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Civil War veteran’s long-forgotten star returned home after research serendipity

February 10, 2016

by Heather Kliever

The Lane County Historical Society in Eugene has been working on a reconfiguration and upgrade of its in-house collections storage area. While working through the initial cleanup phase of this project I happened upon an object that looked little more than long forgotten garden stake.

GAR marker b web 0116

This Grand Army of the Republic veteran’s grave marker was part of the Lane County Historical Society’s collection for many years.

It was rusty, one of the points was broken off long ago and it had been sawn off half way down its post. The center of the star was embossed with GAR (Grand Army of the Republic). Fortunately, the star had been cataloged and I was able to go back to our files to read up a little more on object.

This object had been donated over 30 years ago and its original owner identified. This small star was a military grave marker that belongs to Chester D. Holloway, Company B, 13th Infantry, Wisconsin. Company B was organized in Janesville, Wis., in 1861 and served in San Antonio, Texas. Holloway was mustered out in November 1865.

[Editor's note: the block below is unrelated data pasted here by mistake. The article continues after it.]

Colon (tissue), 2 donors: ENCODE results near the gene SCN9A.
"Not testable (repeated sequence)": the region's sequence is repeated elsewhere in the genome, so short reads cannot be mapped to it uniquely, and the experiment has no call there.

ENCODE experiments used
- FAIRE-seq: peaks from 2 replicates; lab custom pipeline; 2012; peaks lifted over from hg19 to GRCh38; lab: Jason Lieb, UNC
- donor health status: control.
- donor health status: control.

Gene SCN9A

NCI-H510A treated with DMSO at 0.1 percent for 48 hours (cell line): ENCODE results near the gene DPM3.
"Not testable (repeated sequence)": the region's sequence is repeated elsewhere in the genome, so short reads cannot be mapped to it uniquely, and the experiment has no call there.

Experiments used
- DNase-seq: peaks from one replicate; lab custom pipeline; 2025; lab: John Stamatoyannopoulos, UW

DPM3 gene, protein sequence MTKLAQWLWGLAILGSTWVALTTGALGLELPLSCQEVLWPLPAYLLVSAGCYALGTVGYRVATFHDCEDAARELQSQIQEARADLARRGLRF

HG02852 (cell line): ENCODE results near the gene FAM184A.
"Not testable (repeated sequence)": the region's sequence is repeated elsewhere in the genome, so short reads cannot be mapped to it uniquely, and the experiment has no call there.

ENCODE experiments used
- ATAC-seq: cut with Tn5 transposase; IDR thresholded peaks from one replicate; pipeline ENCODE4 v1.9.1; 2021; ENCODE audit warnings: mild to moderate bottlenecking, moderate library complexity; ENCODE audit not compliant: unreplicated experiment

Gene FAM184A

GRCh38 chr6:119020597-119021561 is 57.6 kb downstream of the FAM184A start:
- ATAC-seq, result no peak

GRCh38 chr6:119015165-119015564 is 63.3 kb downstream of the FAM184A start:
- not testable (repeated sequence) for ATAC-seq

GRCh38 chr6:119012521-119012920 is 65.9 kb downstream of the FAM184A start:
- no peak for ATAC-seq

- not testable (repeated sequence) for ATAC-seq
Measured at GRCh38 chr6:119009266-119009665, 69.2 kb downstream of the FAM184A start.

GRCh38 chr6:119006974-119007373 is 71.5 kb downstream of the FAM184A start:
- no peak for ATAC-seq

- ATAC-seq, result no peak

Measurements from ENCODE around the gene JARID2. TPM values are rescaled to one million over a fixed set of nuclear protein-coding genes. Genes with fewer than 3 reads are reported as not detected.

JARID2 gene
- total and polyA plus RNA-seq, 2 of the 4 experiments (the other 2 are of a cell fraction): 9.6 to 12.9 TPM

There is not a lot of information available regarding Holloway and his journey west after service in the Civil War. Research through historic newspapers and Polk Company directories revealed Holloway as a blacksmith in the Fairmount neighborhood of Eugene. Holloway passed away at the age of 75 on Nov. 7, 1913 after a horse backed into him. He was buried the next day in Laurel Hill cemetery.

With great excitement I called Laurel Hill cemetery and spoke with the cemetery’s historian, Alice Morton. Alice knew exactly where the star belonged and the return process began for Holloway to receive back his GAR marker.

GAR marker web 0116

Lane County Historical Society executive director Bob Hart transfers the GAR grave marker of  Chester D. Holloway to Alice Morton of the Laurel Hill cemetery.

Heather Kliever is curator of the Lane County Historical Museum and a member of the Oregon Heritage MentorCorps.

2 Comments leave one →
  1. Robert Keeler permalink
    February 12, 2016 11:26 am

    Great job, Heather! Nice outcome doing “archaeology” in the museum collection! Is Laurel Hill Cemetery planning any kind of public ceremony to replace this GAR marker? I hope so. It would be a good public awareness event for both the museum and the cemetery. I assume Chester Holloway’s grave is marked, but if not, a veteran’s marker can be obtained for him. JudyJuntunen in Corvallis knows the process and contact people for this, as does Kuri Gill in Salem.


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